Creepy-Yet-Beautiful Ship Models Made of Human Bones by POWs

To pass the time, French prisoners held in British dungeons during the Napoleonic Wars would build intricate ship models from human and animal bones. Now these creepy works of art sell for tens of thousands of dollars at auctions.

While English prisoners of war spent their jail time playing sports, French POWs found a rather macabre hobby – building models of enemy ships out of bones. Although it’s recorded they were treated exceptionally well by the English, because the skirmishes between the two European forces dragged on for years some prisoners remained locked away for over a decade, so they needed something to pass the time. Prisoners would keep pig and mutton bones from the food rations issued to them by the English, boil them and bleach them in the sun. But sometimes materials from their meals weren’t enough for their detailed works of art, so they supplemented their supplies with human bones from the shallow graves around camp, uncovered by roving pigs. No one really cared where or from who the bones came from, as long as they helped finish the job.

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The imprisoned artists used the largest bones to carve the body of the ship, moving on to the smaller ones and pieces of wood to create the finely detailed cannons and masts. Apart from human, mutton and cattle bones, the Frenchmen also used tissue paper to create the sails and their own hair for the sail rigging. At one point, there was such a market for the bone ships that people in nearby villages would smuggle turtle shells, silk, metal foil and other materials for the artists to use. Although most of the POWs’ bone ships weren’t built to scale, the level of craftsmanship makes this fault easy to overlook. Some of the more advanced creations also contain fine mechanisms that allow the sails to be raised and retract the canons inside the ship.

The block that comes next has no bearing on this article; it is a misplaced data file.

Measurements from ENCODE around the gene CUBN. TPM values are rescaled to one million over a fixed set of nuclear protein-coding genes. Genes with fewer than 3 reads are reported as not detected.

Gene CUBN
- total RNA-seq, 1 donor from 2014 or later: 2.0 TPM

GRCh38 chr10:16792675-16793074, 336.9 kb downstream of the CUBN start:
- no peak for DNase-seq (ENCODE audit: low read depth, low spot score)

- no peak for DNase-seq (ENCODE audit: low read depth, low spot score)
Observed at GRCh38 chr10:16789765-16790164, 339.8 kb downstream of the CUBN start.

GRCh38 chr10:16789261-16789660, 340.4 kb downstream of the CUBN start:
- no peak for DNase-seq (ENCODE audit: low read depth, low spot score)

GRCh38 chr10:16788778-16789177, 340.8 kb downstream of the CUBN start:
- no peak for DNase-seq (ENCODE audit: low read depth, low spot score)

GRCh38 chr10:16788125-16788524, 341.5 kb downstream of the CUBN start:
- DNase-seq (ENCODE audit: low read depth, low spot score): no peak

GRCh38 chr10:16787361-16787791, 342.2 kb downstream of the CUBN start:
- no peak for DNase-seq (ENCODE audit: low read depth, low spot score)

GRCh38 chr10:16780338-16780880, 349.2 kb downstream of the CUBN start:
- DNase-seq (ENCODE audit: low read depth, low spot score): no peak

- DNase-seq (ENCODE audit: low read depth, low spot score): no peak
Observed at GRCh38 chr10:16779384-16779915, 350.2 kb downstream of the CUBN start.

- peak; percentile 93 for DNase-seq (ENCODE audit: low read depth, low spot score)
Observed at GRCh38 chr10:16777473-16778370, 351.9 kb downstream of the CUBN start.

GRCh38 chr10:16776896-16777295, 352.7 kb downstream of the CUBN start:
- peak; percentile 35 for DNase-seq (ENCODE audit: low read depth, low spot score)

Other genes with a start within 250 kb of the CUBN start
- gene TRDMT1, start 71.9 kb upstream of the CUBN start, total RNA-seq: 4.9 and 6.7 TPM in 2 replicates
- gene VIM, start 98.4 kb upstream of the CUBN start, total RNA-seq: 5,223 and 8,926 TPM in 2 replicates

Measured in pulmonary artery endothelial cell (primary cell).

Photo: Io9

Bone ships dating back to the Napoleonic Wars are very rare, and at auctions they can reach prizes into the tens of thousands of dollars. For example, in 2007, British auction house Bonhams sold a bone model of the HMS Victory for $55,000. But if you don’t want to spend this kind of cash on a macabre piece of history, you can visit the United States Naval Academy, in Annapolis, Maryland, which houses one of the largest collections of bone ships in the world.

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